Active Support has three areas around paperwork. First, Activity and Support Plans, which are used to help plan the day for the client and for staff. These plans are not for measuring outcomes but help us to know what is happening day to day and who is doing what. Opportunity Plans are very good for identifying and monitoring progress and Participation Records and Summaries are used to show the range of activities a client is engaged with and shows progression. The Participation Records and summary sheets are very easy to use and can be set up on an excel spreadsheet. The examples Kathy used are available to see in the Active Support Handbook, which you can download from the ARC Website.
Creating and Ordinary Life – how Active Support is improving the quality of support for people with learning disabilities
The afternoon presentations came from three organisations who have been working with ARC on the Creating an Ordinary Life Project – Active Support. Robert Owen Communities, Edward Lloyd Trust and Martha Trust are 12 months into the Project and they shared with us how they used the project to review change and improve their practice and process. They shared some of the barriers to implementation and spoke about what they needed to change and the difference these changes have made in peoples lives.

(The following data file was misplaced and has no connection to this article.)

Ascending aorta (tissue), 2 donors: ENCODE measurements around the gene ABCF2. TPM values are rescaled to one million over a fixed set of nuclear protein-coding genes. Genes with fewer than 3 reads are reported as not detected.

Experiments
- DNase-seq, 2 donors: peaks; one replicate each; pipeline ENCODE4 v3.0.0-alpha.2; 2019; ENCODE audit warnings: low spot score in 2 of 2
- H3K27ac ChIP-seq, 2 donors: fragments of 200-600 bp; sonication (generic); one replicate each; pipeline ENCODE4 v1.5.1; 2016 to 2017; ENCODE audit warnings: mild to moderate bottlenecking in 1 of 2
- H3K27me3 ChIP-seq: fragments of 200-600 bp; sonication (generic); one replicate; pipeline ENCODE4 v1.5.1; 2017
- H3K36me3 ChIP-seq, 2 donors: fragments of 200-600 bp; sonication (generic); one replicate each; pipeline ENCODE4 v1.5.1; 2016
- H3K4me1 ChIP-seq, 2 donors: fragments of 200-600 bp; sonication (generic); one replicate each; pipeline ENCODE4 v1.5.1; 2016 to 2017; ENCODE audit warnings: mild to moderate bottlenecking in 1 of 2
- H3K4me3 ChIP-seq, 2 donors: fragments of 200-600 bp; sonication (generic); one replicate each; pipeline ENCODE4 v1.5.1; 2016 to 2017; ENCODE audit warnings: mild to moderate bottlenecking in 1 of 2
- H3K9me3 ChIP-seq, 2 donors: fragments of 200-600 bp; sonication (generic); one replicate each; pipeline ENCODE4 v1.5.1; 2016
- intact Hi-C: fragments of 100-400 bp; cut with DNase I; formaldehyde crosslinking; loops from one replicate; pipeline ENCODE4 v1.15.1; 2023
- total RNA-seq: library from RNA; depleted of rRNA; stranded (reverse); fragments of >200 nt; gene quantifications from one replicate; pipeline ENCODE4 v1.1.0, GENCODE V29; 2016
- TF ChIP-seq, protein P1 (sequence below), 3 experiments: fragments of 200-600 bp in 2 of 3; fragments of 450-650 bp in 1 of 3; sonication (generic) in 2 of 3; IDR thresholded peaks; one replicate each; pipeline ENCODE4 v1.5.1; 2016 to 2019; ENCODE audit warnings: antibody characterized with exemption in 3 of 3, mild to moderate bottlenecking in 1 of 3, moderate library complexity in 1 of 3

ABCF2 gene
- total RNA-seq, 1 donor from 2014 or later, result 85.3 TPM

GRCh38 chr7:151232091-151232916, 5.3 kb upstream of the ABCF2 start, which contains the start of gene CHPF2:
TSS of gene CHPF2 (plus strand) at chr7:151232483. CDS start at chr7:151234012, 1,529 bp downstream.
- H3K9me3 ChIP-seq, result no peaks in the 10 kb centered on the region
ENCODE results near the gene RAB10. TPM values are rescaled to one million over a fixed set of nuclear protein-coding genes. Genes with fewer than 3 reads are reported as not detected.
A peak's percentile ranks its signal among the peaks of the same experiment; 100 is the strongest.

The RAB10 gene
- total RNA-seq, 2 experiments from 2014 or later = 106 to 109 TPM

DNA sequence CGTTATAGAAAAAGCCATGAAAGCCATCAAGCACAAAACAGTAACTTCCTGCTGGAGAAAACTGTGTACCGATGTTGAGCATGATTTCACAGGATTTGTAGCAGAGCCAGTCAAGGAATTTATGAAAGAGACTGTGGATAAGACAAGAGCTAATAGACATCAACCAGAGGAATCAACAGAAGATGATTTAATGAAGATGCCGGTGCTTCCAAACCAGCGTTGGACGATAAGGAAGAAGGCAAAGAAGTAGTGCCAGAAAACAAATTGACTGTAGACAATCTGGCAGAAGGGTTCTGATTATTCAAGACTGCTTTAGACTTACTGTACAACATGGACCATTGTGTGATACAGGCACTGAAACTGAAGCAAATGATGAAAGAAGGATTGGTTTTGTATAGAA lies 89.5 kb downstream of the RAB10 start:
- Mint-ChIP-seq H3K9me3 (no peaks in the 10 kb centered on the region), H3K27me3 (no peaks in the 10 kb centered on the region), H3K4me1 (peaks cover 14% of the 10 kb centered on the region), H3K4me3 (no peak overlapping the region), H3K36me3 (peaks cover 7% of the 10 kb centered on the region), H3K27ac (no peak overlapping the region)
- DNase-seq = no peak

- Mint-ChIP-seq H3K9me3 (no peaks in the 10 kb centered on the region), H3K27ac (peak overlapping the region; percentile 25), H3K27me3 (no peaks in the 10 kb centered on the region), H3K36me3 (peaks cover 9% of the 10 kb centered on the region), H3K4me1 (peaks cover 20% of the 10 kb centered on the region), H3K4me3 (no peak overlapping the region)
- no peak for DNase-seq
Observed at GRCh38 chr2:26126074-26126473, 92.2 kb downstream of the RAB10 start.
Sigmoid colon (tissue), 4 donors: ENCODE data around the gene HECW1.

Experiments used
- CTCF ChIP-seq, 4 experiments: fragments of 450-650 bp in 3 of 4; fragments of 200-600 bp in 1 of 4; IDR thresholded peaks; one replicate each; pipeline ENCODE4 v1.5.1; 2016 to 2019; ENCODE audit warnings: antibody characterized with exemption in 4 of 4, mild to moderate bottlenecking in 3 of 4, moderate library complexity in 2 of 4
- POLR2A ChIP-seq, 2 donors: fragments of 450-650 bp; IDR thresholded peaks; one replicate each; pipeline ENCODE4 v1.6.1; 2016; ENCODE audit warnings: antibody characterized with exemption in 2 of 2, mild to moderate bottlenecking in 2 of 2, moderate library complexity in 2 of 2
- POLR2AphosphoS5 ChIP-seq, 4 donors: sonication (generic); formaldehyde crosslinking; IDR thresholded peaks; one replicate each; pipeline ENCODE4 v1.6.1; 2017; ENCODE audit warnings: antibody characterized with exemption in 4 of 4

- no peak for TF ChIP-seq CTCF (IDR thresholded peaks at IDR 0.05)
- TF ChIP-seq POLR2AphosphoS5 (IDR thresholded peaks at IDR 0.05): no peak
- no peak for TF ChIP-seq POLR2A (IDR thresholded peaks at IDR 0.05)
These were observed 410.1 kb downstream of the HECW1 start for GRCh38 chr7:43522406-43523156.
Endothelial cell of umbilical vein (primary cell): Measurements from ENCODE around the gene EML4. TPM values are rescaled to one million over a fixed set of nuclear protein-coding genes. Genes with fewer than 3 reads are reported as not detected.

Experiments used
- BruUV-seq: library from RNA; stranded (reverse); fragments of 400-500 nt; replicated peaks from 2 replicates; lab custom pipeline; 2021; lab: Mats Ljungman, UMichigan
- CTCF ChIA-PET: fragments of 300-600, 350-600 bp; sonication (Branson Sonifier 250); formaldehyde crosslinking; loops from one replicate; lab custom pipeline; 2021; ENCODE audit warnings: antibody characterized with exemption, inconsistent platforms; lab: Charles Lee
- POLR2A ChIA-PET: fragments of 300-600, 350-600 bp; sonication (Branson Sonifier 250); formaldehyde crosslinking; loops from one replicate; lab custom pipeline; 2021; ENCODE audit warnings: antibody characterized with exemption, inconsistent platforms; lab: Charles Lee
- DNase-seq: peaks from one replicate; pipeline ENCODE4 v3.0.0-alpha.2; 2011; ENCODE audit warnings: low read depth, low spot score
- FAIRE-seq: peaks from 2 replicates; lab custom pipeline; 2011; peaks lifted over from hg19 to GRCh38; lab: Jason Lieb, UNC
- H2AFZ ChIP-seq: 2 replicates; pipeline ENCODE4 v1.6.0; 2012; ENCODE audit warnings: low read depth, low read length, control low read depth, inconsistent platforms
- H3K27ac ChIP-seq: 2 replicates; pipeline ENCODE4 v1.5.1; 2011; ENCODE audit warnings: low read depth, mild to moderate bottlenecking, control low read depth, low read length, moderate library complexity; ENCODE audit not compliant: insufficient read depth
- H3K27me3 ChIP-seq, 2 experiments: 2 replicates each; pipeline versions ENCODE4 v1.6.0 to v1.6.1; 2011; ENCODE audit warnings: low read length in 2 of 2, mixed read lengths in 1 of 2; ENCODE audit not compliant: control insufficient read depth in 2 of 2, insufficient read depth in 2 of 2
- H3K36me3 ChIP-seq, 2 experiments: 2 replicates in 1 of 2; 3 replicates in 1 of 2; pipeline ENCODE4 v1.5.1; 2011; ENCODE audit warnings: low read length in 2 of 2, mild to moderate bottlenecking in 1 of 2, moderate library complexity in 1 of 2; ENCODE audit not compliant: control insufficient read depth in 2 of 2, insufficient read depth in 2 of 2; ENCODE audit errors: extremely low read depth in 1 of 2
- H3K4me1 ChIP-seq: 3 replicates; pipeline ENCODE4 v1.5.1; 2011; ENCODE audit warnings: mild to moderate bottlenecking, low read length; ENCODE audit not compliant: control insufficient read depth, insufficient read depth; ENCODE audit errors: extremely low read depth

Catherine Carter, followed the project presentations, speaking about her experiences as a trainer at CHANGE, the leading national human rights organisation led by disabled people, and the importance of receiving the right support at the right time.
Rounding off the conference was a short questions and answer session inviting questions from the audience. Topics discussed included the necessity of implementing and maintaining a system of review, the importance of continued support from an enthusiastic and motivated staff team and the struggle to bring commissioners round to recognising the benefits of Active Support. A transcript of the questions and responses is available here.